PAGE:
Building up the ATOM 2.0 3D Printer (Part 2)

[This is a continuation from Building up the ATOM 2.0 3D Printer (Part 1)]

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From where we left off last with the frame, it was time to fix in the stepper motors, remembering to keep the cable connectors pointed to one side.

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With the complete frame and motors in place, the next step was to install the endstops for the ATOM. This is a little finicky due to the small parts and worthwhile to go slow and keep things all aligned and edged up tightly against the top of the frame. Very important as these are the important sensors for calibration and zero-ing the printer.

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Next up, the installation of the rails, all while taking care not to let the carriage slide off the rails or else it would be extremely difficult to put back on. This was another go slow and steady step, and using tape to temporarily hold the carriage in place while doing other bits helped.

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Once the main body is more or less done, it came to fixing up the effector with the hot end, fans and all the associated wiring. Again, while working with small parts, it pays to go slow and sometimes along the process a little tape goes a long way in helping to hold things in place while you screw or tighten them. Or to just help hold bundles of wires together.

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For fixing up of the control panel, power socket and the main board, flipping the machine on its side is necessary for installation of these parts. One thing also with the passing of the wiring through the Z extrusion rod on the back, you may find it easier to pass a length of wire through first to help pull the bundle of cables down.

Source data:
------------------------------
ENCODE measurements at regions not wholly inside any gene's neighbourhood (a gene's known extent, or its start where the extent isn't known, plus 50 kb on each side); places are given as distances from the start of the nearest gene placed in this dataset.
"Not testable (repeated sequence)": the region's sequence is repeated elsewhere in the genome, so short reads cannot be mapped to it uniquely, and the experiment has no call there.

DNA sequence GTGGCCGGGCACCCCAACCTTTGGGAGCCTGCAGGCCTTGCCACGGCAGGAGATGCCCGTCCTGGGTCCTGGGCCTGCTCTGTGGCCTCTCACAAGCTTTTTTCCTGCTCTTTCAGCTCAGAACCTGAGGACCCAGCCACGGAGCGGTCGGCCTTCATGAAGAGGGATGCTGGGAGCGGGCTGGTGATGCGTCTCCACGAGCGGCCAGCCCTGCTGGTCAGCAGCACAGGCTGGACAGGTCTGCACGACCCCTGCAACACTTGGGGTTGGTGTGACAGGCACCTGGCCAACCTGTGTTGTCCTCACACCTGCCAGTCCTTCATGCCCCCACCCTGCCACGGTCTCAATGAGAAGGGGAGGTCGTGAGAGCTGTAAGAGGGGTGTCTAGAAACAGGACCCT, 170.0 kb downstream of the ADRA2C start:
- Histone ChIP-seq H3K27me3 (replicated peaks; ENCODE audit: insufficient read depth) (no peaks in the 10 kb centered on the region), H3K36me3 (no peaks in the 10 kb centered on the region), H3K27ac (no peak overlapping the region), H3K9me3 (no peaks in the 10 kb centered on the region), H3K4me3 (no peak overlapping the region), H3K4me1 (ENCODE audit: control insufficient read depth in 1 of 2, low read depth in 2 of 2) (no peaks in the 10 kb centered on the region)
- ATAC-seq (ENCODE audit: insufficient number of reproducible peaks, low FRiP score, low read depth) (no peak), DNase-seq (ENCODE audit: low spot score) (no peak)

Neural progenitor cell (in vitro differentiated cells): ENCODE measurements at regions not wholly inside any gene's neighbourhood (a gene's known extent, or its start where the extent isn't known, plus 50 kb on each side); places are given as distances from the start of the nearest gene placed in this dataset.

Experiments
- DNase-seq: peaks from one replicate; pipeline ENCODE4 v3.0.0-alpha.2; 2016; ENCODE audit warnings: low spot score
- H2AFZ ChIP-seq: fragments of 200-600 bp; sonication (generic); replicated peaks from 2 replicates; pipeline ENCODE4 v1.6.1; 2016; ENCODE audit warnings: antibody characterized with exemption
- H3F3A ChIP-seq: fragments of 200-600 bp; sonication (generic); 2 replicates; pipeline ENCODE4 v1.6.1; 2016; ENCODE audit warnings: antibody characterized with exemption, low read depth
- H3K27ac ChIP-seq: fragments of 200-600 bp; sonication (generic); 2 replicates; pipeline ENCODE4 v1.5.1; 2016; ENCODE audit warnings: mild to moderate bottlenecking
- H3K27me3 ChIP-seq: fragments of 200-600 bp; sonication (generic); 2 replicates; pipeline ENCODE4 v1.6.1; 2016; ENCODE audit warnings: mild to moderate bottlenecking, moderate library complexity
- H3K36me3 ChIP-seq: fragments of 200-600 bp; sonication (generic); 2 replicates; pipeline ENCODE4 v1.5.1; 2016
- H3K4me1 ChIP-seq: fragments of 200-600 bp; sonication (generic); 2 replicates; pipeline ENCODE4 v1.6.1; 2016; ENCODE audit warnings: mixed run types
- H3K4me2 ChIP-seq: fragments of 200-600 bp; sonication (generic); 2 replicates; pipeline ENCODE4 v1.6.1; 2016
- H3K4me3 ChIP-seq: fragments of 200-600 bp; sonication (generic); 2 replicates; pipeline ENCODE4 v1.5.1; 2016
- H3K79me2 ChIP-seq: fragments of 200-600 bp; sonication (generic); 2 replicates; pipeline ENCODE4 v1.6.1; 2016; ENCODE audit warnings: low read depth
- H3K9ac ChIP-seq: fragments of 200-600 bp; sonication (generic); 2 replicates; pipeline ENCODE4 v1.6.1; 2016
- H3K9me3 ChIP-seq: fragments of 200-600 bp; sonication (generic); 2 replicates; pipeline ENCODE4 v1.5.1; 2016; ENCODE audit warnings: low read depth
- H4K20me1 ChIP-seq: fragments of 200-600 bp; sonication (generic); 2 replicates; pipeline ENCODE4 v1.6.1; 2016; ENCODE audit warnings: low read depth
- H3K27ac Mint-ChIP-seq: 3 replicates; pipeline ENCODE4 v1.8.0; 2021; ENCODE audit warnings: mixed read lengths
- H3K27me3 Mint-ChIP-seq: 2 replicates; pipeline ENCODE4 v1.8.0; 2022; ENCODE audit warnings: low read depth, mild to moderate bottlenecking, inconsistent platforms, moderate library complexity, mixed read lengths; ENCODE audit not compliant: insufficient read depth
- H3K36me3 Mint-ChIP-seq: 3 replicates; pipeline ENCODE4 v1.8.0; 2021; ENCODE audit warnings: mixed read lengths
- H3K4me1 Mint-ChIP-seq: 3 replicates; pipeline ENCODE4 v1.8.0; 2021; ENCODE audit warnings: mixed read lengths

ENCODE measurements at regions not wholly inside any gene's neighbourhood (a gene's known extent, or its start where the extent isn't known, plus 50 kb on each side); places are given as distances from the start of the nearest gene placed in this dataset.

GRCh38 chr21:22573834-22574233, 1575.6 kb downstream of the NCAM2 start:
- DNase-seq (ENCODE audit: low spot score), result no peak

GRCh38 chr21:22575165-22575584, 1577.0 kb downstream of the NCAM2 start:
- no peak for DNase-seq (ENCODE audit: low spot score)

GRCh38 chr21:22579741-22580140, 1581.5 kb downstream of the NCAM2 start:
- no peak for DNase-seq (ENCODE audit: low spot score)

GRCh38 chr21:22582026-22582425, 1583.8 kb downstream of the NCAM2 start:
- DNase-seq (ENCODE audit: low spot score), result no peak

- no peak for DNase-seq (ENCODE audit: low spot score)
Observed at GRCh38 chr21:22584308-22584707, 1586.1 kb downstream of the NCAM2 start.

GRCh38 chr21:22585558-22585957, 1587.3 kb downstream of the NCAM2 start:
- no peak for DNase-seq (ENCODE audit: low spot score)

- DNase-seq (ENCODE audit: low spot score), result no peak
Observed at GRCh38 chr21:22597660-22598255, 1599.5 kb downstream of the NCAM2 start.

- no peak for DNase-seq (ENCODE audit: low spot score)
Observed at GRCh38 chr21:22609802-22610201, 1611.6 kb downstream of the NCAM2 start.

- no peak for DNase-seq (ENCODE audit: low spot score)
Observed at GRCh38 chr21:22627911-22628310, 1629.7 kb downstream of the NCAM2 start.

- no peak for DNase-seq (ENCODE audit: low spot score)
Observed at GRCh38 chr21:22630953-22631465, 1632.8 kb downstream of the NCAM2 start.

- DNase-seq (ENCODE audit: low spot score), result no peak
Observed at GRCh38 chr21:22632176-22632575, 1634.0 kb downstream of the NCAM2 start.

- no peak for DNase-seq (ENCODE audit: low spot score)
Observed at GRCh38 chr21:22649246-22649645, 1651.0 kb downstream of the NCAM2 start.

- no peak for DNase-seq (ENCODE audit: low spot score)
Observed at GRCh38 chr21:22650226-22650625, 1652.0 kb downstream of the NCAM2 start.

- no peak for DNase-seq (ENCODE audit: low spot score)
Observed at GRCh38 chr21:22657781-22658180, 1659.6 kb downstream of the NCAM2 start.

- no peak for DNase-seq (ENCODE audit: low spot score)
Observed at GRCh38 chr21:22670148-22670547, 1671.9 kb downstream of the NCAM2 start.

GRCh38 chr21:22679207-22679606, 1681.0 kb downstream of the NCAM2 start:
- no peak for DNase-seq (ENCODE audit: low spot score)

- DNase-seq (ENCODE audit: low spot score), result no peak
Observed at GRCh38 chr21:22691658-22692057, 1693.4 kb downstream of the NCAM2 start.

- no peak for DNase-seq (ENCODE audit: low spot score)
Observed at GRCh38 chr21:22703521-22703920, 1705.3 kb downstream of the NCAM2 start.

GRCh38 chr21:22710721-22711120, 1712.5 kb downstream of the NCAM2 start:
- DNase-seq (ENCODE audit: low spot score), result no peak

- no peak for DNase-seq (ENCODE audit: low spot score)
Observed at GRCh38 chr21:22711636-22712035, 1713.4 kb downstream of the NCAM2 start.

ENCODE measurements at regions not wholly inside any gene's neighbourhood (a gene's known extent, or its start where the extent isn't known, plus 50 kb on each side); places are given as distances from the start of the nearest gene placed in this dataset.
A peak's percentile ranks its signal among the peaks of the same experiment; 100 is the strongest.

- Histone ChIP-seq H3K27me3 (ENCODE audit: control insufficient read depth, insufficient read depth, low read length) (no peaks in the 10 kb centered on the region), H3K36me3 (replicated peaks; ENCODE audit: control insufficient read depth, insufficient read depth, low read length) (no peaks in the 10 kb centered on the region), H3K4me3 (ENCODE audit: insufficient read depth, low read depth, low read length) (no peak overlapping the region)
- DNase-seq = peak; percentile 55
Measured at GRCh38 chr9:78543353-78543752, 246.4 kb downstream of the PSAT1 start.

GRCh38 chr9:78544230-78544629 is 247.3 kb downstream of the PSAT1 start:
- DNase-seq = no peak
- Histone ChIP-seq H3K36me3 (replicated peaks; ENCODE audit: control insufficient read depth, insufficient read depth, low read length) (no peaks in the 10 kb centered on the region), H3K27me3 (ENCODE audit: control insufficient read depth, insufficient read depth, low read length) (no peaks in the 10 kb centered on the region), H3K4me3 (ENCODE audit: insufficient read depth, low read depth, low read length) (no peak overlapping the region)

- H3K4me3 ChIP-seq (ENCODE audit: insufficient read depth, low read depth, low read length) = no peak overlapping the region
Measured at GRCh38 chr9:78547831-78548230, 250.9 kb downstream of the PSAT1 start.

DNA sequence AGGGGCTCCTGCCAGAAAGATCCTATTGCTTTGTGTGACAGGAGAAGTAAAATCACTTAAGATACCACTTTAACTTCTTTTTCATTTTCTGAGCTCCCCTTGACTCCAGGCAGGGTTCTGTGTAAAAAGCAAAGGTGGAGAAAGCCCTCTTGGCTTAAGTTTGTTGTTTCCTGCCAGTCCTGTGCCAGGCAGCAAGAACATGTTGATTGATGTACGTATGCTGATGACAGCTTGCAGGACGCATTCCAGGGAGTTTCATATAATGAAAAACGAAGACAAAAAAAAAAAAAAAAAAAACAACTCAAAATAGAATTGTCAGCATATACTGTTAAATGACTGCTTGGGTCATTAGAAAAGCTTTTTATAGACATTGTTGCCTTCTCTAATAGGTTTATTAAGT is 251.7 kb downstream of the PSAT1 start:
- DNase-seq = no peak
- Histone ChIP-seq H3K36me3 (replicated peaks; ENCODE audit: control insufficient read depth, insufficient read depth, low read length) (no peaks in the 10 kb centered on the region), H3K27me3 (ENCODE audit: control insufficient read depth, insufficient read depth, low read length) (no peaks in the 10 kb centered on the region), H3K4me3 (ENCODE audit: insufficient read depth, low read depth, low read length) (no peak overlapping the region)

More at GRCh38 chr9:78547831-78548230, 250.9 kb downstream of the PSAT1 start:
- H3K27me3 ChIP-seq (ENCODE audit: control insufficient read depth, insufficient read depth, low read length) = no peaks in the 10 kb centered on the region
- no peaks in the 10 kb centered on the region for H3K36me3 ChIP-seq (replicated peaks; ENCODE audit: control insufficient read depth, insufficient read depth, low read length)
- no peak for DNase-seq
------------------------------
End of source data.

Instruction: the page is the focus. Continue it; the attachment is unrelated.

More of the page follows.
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With the board and fan already secured on the acrylic baseboard, next up is the fun journey of fixing in all the wiring from the disparate parts which have been assembled previously. The wires have all been helpfully and thoughtfully color-coded so there shouldn’t be too much problems in identifying which is which. Once again, it pays to be detailed with the positioning of where each of them plugs into the board as the pins are all very close to one another, and you wouldn’t want mistakes here (some of which could fry things up!) In the few cases where you need to insert the crimped ends of wires into the connectors, take special note of the direction as it only works and gives you a good connection if you do it right.

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Once the electronics assembly are completed, last up would be the glass build plate which just sits on top of the base portion. Pretty easy to affix and you just want to make sure that things are all tightened up and the build plate for your ATOM does not shift around.

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With the hardware assembly complete, it’s recommended to run some quick tests with PronterFace before grabbing the gcodes for test calibration prints to ensure that all is going well. For the prints, remember to put some UHU glue from the kit on the build plate first. As the print starts, watch that the first layer prints well and the rest should be fine.

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This should be how the 30cm tower prints out if everything is calibrated well and aligned properly. There shouldn’t be any shifting in the layers vertically. Warping is normal though because it is a thin one-layer wall model. Turns out that the wavy surface is very consistent in our print too!

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Here’s another calibration print to check the dimensional accuracy of the printer. It should be a 50mm side and seems like it’s pretty darn close!

Well, that wraps up our quick review on the assembly of the ATOM 2.0 3D Printer. Was a fun build which took us about 10 hours total which went pretty smoothly except for points where we dropped things but that’s just us. Needless to say, a larger work surface would be awesome for things

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